Nintendo DS cover art of Cooking Mama
|Release date(s)||Nintendo DS:
Cooking Mama (クッキング ママ Kukkingu Mama?) is a cookery simulation-styled minigame compilation video game for the Nintendo DS and iOS developed by Office Create and published by Taito, Majesco, and 505 Games. It was awarded IGN's "Best Of E3" award for 2006 and was joined by a sequel for the DS, Cooking Mama 2: Dinner with Friends. Two games have since been made for the Wii: Cooking Mama: Cook Off and Cooking Mama: World Kitchen.
In Cooking Mama, the player is tasked with cooking various meals using the device's touch screen. Following the instructions of the titular "Mama", the player uses the stylus or their finger to perform different kitchen tasks, including chopping vegetables, slicing meat, flipping food in pans, and arranging the final items on the plate. The version of the game for iOS also takes advantage of the accelerometer in its devices with some similar gameplay to Cooking Mama: Cook Off. Each of these tasks is performed by completing a mini-game which usually lasts less than 10 seconds. The gameplay structure consists of the player progressing through a series of short minigames. The game features a total of 96 different dishes.
Each minigame represents a different activity in the meal preparation, such as mixing, frying, or chopping the provided ingredients. The minigame mechanics themselves range from quickly drawing parallel lines in order to chop items, to a rhythm game where ingredients are added to a skillet or the heat is adjusted at precisely the right time. In many cases, players must look at the top screen of the DS for guidance on what to do next and then perform the task on the bottom screen. If the player makes a serious blunder or time expires without sufficient progress being made, that step in the cooking process is considered a failure. When this happens, a graphic of an angry "Mama" with flames erupting from her eyes is displayed, along with the caption "Don't worry, Mama will fix it!".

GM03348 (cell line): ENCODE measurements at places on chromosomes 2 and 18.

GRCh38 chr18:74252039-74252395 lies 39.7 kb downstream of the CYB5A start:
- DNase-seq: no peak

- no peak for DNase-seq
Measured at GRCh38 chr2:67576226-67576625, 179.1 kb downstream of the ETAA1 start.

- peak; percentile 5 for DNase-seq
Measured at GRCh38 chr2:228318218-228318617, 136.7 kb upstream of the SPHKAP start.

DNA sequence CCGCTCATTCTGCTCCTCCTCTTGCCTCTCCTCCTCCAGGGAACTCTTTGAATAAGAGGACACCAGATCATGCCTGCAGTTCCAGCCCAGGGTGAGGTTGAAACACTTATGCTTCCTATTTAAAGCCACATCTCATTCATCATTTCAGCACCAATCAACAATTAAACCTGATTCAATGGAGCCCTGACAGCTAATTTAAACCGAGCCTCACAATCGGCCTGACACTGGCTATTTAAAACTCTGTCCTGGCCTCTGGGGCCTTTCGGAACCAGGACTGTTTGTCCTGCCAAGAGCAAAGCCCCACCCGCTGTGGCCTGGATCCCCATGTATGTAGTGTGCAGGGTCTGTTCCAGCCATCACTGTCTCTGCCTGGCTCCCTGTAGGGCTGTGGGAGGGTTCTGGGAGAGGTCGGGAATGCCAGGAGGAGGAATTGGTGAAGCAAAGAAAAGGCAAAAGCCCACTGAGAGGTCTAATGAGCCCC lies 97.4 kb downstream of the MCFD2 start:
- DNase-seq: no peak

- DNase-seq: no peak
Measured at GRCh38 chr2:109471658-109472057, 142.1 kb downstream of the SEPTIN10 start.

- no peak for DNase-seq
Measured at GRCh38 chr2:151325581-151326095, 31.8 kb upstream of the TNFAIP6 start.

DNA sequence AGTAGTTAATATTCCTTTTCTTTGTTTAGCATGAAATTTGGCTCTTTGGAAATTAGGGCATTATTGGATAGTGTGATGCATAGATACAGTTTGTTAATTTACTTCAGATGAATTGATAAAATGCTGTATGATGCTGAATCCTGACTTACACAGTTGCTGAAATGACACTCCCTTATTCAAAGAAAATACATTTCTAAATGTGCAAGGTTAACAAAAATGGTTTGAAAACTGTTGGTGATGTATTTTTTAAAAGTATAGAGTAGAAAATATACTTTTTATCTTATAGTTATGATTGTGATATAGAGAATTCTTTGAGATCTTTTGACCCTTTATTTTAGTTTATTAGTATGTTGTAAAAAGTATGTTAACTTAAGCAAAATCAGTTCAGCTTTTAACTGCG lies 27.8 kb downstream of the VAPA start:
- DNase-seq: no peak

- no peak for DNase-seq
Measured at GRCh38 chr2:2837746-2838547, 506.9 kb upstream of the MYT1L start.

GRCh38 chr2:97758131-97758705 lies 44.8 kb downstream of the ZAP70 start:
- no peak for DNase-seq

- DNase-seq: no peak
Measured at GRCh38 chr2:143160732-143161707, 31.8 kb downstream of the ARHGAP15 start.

Completing a dish can require playing one minigame, or as many as a dozen. The player's performance is rated when each dish is finished, based on the average result of each minigame. Depending on the final score, the game may award the player a bronze, silver or gold medal. The highest medal earned for each dish is recorded and displayed next to each item on the selection screen.